It’s a tough day for Labor. Regardless of your point of view, the rules governing employers and workers rights are changing. Labor has taken hits in many other states and 2018 seems the year from the legislature for Missouri. Although, workers won in the August election.
Labor and Unions certainly are not as celebrated or considered as important as they once were. In Missouri, the tension between unions and employers is tight and many battles are being waged right now. Here are six recent examples:
First, In our August election, voters rejected a “right to work” law that would have hampered union organizing in the state. “The result deals a setback to state Republicans who have long sought to make Missouri a right-to-work state, while handing a victory to labor groups whose power has been diluted by the Supreme Court and GOP-dominated state legislatures.”
Second, Former Governor Grietens singed numerous laws changing labor rules before he resigned.
The legislature passed sweeping changes requiring most public sector unions to hold recertification votes to continue their representation, limit the topics on which they can bargain, and require annual employee permission to deduct dues from paychecks and spend money on political causes.
Third, Unions representing teachers and other public employees sued one week ago to try to block a new Missouri law that they claim imposes “a raft of harsh restrictions” that “effectively eviscerates” their right to organize and bargain on behalf of employees.
Fourth, the legislature and former Governor knocked out the Merit System for the majority of state employees. The bill crossed the finish line on the last day of the legislative session. No one campaigned on it and it didn’t get much press. Gov. Greitens signed it on his last day in office.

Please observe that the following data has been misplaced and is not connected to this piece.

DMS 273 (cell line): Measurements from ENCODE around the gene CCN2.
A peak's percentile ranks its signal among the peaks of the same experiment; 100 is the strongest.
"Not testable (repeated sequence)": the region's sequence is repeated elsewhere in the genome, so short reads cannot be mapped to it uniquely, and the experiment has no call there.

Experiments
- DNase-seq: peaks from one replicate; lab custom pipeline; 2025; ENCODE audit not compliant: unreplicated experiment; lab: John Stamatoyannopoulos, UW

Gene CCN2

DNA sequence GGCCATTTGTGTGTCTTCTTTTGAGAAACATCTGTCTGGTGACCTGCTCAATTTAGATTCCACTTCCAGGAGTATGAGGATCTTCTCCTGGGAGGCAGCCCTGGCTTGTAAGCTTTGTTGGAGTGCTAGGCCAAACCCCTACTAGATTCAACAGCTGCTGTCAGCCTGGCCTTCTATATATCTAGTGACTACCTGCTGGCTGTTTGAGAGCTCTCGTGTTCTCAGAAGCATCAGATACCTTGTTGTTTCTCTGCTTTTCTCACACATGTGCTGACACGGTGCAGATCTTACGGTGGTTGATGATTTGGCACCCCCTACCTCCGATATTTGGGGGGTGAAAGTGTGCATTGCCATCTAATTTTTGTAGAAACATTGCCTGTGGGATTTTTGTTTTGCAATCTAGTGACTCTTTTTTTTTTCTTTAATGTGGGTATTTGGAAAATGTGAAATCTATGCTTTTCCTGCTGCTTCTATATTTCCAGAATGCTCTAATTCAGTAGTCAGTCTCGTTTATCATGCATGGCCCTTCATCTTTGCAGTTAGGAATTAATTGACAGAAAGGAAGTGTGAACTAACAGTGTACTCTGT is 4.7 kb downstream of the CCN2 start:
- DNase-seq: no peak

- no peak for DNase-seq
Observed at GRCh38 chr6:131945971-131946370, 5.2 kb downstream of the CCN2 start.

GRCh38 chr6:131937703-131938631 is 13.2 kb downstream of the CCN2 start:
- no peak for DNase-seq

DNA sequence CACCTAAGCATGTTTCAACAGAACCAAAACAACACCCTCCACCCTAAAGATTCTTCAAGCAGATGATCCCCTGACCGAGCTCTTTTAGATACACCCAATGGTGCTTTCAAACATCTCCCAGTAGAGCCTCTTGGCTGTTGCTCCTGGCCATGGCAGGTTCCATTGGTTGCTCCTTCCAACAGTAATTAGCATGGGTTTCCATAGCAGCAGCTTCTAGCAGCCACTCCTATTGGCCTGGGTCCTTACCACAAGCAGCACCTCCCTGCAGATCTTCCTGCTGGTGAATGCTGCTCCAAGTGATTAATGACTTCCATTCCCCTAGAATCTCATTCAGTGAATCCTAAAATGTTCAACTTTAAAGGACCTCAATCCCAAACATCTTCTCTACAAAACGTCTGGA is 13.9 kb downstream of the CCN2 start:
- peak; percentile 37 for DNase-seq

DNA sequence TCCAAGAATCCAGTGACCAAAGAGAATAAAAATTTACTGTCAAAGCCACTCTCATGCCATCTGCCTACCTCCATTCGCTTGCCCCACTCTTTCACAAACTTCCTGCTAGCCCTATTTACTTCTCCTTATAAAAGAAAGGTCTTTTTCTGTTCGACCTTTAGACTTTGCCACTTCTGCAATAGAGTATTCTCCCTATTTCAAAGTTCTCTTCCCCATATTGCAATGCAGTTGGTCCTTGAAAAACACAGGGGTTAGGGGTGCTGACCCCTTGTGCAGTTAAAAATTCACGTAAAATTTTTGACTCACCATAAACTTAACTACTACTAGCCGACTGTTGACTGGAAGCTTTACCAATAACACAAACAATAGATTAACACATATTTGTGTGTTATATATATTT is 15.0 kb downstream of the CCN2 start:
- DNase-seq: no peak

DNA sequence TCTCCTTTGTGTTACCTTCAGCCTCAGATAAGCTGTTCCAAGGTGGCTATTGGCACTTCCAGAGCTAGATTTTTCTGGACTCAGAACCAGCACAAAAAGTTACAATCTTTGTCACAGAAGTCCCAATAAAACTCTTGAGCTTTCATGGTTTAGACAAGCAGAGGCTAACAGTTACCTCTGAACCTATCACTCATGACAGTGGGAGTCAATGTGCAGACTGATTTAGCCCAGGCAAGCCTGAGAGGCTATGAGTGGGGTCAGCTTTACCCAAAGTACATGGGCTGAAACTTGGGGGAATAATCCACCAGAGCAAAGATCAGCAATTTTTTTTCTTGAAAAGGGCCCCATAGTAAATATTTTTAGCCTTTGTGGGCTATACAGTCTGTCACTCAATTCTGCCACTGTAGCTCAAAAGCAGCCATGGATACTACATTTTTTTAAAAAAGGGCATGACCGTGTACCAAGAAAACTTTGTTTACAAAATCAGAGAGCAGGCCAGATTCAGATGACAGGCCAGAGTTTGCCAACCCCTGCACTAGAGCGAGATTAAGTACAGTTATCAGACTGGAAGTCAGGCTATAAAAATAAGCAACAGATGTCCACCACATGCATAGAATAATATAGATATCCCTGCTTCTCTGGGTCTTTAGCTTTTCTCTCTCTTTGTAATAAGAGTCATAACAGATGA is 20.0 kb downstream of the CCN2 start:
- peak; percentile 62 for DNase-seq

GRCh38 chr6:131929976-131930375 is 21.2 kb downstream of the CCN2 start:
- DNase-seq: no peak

The loss of basic work protections for state workers means far-reaching consequences for the workforce and the economic vitality of the area. Gone is any job security for civil servants who have dedicated their lives to public service.
State workers already are retaliated against. With this law change, more retaliation and gamesmanship with people’s jobs is coming. Here’s the statute:
R.S.Mo. 36.025: Except as otherwise provided in section 36.030, all employees of the state shall be employed at-will, may be selected in the manner deemed appropriate by their respective appointing authorities, shall serve at the pleasure of their respective appointing authorities, and may be discharged for no reason or any reason not prohibited by law.
Fifth, everyone is losing job protection contrary to the statute. It provides, in R.S.Mo. 36.030: “Employees in eleemosynary [charitable] or penal institutions shall be selected on the basis of merit.” But the Corrections department has decided that its employees are “at will” contrary to the statute.
Sixth, Missouri Proposition B, the $12 Minimum Wage Initiative, is on the ballot in Missouri as a change to a state statute on November 6, 2018. Our current minimum wage is $7.85 an hour.
A “yes” vote supports increasing the state’s minimum wage each year until reaching $12 in 2023 and then making increases or decreases based on changes in the Consumer Price Index.
It’s not as quick as opponents would have you think: The measure would increase the minimum wage from $7.85 (2018) to $8.60 in 2019; $9.45 in 2020; $10.30 in 2021; $11.15 in 2022; and $12.00 in 2023.
A “no” vote opposes increasing the state’s minimum wage each year until reaching $12 in 2023 and then making increases or decreases based on changes in the Consumer Price Index. Click here for more.